Jan Chipchase, roving Nokia researcher, as ever inspires and provokes with this piece on the psychology of the coffee cup: This Akasaka coffee shop includes a row of accessible power sockets (running a long the edge of the window) primarily to support laptop use – though over the course of an hour a number of people charged their phones (yes people here sometimes carry petite phone chargers). Recharging mobile devices in coffee shops is nothing new – but to what extent does the explicit nature of the infrastructure lead to new behaviours? Like? Well, maybe plugging in a printer? Or setting up a server. Or,Continue readingPower to the Consumer. (Is That All?)

Welcome to Setarbak

Not sure who to credit for this one. Let me know if it’s you.  Not sure where this originates, but it’s doing the rounds. A terrible example of Indonesia’s rampant property rights abuse, or a reflection of Indonesian-ness? (For non-Bahasa speakers, just say the first word quickly. The second means coffee, not, in this case, copy. Although that would have been more apt.) (This guy has a picture of the same stall, which he says is in Malaysia.) Actually Starbucks has branches elsewhere. Like this one in Aceh from a couple of years ago: Radio 68h Bring your own Internet. The WiFi’s lousy. del.icio.us Tags:Continue readingWelcome to Setarbak

My Starbucks, My Love

I love the Starbucks at Jakarta’s International Airport, and it saddens me I won’t be frequenting it all that much from now on. Today when I grabbed my favourite slot near the entrance (only one with a power outlet, away from the arctic blast further in), I posed my usual question: Is the WiFi working? The sweet lady behind the counter, who is as creative with her responses as she is with her coffees, replied: “No, I don’t think so. It was raining quite heavily last night.” I’m still not sure a) whether the two statements are connected, and b) if so, whether the monsoonContinue readingMy Starbucks, My Love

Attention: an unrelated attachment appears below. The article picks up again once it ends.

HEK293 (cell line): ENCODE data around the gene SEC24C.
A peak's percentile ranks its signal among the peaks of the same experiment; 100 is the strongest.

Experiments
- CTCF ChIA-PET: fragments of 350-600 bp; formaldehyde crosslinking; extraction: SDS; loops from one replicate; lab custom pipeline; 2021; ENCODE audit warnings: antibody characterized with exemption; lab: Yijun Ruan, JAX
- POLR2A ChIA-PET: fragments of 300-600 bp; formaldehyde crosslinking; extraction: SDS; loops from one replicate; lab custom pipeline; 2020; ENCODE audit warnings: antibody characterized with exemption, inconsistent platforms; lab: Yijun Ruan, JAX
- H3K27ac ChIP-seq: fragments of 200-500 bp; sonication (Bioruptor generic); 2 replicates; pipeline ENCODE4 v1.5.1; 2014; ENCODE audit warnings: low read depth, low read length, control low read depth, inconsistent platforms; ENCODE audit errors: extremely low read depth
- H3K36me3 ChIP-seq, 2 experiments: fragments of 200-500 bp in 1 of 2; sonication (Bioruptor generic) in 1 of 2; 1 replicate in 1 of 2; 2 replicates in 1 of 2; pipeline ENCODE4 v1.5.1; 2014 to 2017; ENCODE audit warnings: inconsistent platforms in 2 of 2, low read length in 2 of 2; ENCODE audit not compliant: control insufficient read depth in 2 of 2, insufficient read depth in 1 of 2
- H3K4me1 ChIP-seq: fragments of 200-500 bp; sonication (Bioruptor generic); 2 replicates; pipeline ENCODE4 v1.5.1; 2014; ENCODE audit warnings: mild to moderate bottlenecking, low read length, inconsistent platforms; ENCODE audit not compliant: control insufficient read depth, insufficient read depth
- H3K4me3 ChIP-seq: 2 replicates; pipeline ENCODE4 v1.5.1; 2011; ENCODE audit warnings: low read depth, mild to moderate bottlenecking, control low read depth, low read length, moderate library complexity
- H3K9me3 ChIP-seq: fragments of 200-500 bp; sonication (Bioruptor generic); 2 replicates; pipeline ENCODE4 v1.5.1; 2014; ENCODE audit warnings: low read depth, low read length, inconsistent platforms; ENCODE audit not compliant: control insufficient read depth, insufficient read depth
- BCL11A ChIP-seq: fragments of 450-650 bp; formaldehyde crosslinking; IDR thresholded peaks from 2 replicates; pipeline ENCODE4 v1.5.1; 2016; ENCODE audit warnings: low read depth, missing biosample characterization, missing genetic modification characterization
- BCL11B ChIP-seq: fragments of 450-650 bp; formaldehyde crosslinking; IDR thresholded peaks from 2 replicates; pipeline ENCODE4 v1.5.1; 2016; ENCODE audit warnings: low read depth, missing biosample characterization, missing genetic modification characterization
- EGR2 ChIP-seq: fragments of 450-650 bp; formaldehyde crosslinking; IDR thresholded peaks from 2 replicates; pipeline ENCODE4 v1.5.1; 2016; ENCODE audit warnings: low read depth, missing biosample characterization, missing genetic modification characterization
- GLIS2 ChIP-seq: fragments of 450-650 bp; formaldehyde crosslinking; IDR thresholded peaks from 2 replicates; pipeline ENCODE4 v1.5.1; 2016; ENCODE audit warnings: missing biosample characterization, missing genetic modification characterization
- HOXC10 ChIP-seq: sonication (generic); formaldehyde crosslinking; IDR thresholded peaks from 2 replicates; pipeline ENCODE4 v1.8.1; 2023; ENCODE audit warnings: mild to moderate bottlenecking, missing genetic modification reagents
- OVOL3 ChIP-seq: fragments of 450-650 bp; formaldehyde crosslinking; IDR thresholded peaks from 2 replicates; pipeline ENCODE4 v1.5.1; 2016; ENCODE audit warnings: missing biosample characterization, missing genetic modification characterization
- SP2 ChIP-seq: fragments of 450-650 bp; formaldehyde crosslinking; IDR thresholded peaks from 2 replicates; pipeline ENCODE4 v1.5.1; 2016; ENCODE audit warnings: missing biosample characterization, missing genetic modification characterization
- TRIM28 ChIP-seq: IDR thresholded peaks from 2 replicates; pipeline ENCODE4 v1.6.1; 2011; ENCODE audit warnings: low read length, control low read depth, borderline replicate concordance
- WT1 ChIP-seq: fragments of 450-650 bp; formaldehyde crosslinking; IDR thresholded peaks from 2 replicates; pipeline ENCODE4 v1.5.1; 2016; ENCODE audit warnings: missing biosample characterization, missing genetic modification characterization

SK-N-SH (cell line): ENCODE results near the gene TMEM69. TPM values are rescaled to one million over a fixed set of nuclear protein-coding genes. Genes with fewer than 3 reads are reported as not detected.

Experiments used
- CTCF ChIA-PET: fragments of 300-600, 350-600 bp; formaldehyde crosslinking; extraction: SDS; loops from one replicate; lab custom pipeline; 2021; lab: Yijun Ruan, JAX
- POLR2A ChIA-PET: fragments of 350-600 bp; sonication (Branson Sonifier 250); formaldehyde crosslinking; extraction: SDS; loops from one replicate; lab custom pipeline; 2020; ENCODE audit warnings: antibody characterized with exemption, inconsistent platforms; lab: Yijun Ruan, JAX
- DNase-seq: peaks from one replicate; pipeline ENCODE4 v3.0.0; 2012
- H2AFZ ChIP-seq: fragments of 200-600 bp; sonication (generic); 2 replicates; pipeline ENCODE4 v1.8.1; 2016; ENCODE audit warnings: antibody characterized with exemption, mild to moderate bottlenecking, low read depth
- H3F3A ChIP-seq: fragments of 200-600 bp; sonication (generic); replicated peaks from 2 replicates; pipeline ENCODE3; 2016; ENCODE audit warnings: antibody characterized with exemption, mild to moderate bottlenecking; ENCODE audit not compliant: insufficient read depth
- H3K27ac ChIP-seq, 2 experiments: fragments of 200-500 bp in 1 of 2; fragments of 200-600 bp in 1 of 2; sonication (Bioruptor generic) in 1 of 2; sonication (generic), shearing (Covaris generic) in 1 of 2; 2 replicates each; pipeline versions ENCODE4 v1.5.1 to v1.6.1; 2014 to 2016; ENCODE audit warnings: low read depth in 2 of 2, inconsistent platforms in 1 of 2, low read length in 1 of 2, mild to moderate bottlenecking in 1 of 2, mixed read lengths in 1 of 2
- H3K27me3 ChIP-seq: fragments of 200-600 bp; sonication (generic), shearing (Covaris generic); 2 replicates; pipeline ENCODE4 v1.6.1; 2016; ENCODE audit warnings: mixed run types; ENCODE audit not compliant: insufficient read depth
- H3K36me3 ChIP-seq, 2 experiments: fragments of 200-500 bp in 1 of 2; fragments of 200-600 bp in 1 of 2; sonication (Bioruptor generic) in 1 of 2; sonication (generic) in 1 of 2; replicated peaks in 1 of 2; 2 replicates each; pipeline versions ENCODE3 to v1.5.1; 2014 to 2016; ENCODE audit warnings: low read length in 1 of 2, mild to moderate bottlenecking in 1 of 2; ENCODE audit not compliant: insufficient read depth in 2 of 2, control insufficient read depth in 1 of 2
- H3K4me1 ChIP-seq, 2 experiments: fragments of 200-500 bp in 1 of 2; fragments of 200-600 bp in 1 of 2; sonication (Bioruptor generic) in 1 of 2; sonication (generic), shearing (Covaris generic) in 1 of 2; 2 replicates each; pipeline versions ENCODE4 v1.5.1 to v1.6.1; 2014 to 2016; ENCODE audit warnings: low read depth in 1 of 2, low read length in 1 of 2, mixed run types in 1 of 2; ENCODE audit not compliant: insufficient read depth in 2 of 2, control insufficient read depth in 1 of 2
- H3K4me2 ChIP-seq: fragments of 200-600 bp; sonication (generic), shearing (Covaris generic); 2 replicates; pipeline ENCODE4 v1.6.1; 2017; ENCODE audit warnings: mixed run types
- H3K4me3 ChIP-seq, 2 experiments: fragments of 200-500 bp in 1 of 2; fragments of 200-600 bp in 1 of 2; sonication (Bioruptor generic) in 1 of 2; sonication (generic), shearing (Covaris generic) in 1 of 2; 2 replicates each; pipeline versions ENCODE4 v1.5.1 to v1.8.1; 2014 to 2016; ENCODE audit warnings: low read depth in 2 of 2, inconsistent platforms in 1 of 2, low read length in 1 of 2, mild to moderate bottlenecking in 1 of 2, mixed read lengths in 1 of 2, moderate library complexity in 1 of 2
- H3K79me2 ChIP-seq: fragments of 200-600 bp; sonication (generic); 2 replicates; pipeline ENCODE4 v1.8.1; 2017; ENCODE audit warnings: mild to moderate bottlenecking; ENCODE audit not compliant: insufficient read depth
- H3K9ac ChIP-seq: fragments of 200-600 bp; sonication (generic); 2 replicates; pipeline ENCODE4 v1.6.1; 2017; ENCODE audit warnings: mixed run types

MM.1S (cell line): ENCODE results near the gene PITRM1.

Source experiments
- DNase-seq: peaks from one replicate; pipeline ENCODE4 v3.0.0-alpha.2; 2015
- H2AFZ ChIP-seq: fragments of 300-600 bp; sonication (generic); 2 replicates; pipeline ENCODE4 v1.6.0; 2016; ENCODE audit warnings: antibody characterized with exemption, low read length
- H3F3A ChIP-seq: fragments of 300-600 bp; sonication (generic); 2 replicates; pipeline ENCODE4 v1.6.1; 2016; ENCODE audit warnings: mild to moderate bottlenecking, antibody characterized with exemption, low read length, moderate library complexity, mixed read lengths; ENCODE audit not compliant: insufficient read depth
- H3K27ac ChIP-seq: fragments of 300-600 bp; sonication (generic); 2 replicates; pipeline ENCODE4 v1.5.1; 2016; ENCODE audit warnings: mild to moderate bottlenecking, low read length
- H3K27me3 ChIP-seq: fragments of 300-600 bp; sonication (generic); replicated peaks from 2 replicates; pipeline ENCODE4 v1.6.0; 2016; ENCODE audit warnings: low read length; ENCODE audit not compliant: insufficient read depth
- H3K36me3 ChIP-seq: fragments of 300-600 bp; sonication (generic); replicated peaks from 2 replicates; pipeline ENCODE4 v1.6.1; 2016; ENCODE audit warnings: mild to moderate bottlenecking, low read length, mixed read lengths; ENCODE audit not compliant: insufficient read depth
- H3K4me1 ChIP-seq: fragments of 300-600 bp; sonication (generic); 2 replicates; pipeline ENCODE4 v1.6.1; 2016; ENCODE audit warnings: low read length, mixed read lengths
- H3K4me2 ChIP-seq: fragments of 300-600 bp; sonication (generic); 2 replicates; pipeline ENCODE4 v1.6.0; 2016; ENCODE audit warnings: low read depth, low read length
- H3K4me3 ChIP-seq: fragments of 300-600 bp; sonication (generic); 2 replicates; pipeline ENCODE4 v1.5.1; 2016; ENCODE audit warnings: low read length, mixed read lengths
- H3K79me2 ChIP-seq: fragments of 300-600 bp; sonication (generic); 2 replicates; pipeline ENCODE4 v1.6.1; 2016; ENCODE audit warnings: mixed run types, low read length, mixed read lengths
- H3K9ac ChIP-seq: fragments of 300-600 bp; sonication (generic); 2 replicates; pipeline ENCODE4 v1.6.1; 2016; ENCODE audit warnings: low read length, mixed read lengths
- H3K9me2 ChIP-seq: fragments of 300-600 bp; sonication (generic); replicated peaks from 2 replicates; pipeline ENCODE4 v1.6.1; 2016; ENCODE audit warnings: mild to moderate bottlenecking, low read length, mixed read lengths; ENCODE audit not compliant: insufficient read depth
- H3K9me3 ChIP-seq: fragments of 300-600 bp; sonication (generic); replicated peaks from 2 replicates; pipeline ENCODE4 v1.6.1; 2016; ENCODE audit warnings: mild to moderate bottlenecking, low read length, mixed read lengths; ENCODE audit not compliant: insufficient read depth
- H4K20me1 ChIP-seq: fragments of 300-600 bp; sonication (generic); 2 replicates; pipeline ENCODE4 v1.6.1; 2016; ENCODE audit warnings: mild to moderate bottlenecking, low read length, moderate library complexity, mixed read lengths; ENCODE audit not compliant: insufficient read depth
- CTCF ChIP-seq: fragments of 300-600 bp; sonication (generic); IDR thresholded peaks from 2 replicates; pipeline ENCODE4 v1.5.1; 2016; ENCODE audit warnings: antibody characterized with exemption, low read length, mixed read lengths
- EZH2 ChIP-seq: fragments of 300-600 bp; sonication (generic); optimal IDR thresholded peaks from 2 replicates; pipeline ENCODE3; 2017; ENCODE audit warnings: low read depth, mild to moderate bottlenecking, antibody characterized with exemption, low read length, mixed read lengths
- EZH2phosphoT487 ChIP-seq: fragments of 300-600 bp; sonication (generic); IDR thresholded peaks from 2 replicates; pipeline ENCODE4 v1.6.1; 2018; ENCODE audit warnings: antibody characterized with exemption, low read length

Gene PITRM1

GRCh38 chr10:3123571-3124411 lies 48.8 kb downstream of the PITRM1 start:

Starbucks Comes To Tsunami-hit Aceh

Indonesians don’t have much time for trademarks, copyright and all that kind of thing, but they do have a great sense of humour and a resilience that inspires. Here’s a new cafe that has just opened for business near the airport in Aceh’s Meulaboh, one of the worst hit areas: (picture courtesy of Radio68H. The full-sized picture is here. ) Warkop is Indonesian short-speak for warung kopi, or coffee stall. I love the scene, the plastic containers of kerupuk (thanks, Wicak!) and donuts, the expression on the face of the guy hanging out on the right, the ears on the little fella sitting at theContinue readingStarbucks Comes To Tsunami-hit Aceh